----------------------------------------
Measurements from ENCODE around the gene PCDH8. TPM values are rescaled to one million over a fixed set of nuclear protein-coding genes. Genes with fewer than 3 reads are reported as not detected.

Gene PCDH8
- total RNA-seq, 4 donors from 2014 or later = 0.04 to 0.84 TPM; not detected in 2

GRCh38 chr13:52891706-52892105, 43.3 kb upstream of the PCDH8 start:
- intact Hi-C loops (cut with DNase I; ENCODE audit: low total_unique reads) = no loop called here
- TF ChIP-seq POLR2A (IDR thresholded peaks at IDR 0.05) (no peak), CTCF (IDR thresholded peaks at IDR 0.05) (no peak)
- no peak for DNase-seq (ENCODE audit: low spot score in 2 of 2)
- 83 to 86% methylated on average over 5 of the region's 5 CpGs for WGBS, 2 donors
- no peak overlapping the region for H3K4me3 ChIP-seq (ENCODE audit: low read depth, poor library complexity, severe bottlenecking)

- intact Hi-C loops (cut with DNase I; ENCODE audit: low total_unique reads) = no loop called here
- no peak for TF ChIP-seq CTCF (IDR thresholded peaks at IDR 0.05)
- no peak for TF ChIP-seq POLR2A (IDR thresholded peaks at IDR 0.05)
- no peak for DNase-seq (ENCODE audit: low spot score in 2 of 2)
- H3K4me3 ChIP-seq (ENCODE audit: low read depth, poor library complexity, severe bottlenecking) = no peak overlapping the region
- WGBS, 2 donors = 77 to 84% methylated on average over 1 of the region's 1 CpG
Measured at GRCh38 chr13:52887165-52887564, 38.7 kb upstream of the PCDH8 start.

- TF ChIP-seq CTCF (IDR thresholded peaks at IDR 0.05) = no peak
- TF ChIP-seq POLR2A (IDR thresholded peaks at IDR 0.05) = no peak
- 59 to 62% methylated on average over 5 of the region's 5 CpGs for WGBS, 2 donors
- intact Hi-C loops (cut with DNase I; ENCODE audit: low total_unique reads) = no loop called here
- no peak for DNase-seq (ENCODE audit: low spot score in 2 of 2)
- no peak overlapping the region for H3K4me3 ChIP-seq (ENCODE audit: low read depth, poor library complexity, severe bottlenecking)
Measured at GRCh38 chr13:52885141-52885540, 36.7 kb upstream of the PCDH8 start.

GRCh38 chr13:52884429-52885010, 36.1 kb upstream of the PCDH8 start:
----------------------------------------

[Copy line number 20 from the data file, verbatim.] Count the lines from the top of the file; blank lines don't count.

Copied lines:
- intact Hi-C loops (cut with DNase I; ENCODE audit: low total_unique reads) = no loop called here